It says the U.S. should also publicly express concern about Beijing hosting the 2022 winter Olympics, “and state that U.S. government officials will not attend the games if the Chinese government’s crackdown on religious freedom continues.”

And the commission calls on the government to “intensify efforts to counter Chinese government influence operations in the United States that are designed to suppress information about or advocacy in response to violations of religious freedom in China.”

Blacklist recommendations

China is one of nine countries designated by the State Department as “countries of particular concern” (CPCs) for egregious and systematic religious freedom violations. The other eight are Burma, Eritrea, Iran, North Korea, Pakistan, Saudi Arabia, Tajikistan, and Turkmenistan.

The USCIRF recommended that those eight countries remain on the CPC blacklist, and that the State Department also add five others – India, Nigeria, Russia, Syria, and Vietnam.

It also recommended that the State Department place 15 countries on a second-tier Special Watch List (SWL), for countries that are problematic but do not meet statutory criteria for CPC designation.

The 15 are Afghanistan, Algeria, Azerbaijan, Bahrain, Central African Republic, Cuba, Egypt, Indonesia, Iraq, Kazakhstan, Malaysia, Nicaragua, Turkey and Uzbekistan. (Four of those countries, Cuba, Nicaragua, Sudan, and Uzbekistan, are already on the SWL.)

The commission comprises nine unpaid commissioners, appointed by political leaders on a bipartisan basis. Decisions on recommendations for CPC or SWL designations are taken by majority vote, and commissioners who disagree may have their individual views recorded.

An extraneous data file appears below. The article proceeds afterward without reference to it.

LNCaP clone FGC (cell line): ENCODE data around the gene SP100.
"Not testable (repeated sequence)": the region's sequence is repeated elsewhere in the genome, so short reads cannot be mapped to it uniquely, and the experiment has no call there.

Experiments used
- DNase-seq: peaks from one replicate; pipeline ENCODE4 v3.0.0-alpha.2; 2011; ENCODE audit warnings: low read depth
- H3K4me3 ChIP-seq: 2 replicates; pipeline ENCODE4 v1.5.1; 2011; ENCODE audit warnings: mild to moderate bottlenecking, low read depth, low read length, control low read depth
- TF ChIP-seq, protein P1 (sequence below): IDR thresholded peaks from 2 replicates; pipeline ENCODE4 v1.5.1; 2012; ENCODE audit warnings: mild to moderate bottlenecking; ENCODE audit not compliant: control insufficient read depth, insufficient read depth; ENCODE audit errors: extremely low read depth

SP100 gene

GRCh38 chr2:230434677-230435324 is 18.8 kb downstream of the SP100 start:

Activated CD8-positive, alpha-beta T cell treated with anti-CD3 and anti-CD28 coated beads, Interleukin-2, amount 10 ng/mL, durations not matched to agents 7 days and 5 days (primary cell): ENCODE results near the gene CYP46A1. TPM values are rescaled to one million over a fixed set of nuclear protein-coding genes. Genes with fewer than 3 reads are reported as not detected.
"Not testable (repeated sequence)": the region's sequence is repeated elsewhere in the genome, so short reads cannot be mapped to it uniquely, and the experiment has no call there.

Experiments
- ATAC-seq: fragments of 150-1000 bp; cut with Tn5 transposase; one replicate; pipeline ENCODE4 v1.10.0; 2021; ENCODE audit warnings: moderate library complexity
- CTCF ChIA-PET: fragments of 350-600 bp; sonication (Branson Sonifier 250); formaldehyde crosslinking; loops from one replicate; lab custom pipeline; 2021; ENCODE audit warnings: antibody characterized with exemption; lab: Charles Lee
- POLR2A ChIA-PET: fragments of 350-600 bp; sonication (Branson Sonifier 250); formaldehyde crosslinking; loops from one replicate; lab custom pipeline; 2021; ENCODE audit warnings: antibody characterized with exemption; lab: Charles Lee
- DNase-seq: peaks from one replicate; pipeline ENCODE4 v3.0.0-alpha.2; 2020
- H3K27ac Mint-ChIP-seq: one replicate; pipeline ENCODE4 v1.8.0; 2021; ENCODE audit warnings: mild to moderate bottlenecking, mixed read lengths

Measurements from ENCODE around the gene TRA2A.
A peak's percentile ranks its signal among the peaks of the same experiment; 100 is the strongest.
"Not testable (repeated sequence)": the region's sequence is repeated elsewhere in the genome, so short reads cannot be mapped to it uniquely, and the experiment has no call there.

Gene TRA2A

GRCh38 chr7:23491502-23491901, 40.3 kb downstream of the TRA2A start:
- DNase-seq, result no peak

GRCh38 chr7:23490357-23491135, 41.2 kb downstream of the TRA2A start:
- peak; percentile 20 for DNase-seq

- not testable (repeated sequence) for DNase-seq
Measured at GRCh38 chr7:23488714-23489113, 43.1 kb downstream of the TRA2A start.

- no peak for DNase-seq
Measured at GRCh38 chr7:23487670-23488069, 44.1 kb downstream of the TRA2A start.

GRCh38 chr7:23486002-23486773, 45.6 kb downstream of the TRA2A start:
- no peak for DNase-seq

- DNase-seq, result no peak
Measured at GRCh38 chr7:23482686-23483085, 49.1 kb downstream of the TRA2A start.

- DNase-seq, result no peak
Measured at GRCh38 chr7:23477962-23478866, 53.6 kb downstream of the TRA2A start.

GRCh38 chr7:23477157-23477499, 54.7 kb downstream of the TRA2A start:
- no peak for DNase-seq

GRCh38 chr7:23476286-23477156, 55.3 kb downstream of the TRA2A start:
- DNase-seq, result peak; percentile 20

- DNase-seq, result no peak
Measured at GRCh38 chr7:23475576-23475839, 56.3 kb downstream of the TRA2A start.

This is the first time the commission has made a CPC recommendation for India since 2004, and the decision was not unanimously supported, with Bauer and two other commissioners, Tenzin Dore and Johnnie Moore, dissenting from the decision.

Nadine Maenza, one of the commission’s two vice-chairs, said India under the Hindu nationalist BJP government accounted for “perhaps the steepest, and most alarming, deterioration in religious freedom conditions” last year.

She cited that passage late last year of the Citizenship Amendment Act (CAA), a law that provides a path to citizenship for religious minorities who have fled persecution in Pakistan, Afghanistan and Bangladesh, but limits eligibility to non-Muslims.

“This potentially exposes millions of Muslims to detention, deportation, and statelessness when the government completes its planned nationwide National Register of Citizens,” Maenza said. “In addition, the national and various state governments have tolerated widespread harassment and violence against religious minorities.”

Reacting to the report and recommendations, Arielle Del Turco, assistant director of the Center for Religious Liberty at the Family Research Council, welcomed the recommendation on India.

“Indian leaders are sure to fight this accusation, but they have often been the ones to incite violence against religious minorities or look the other way when it occurs,” she said.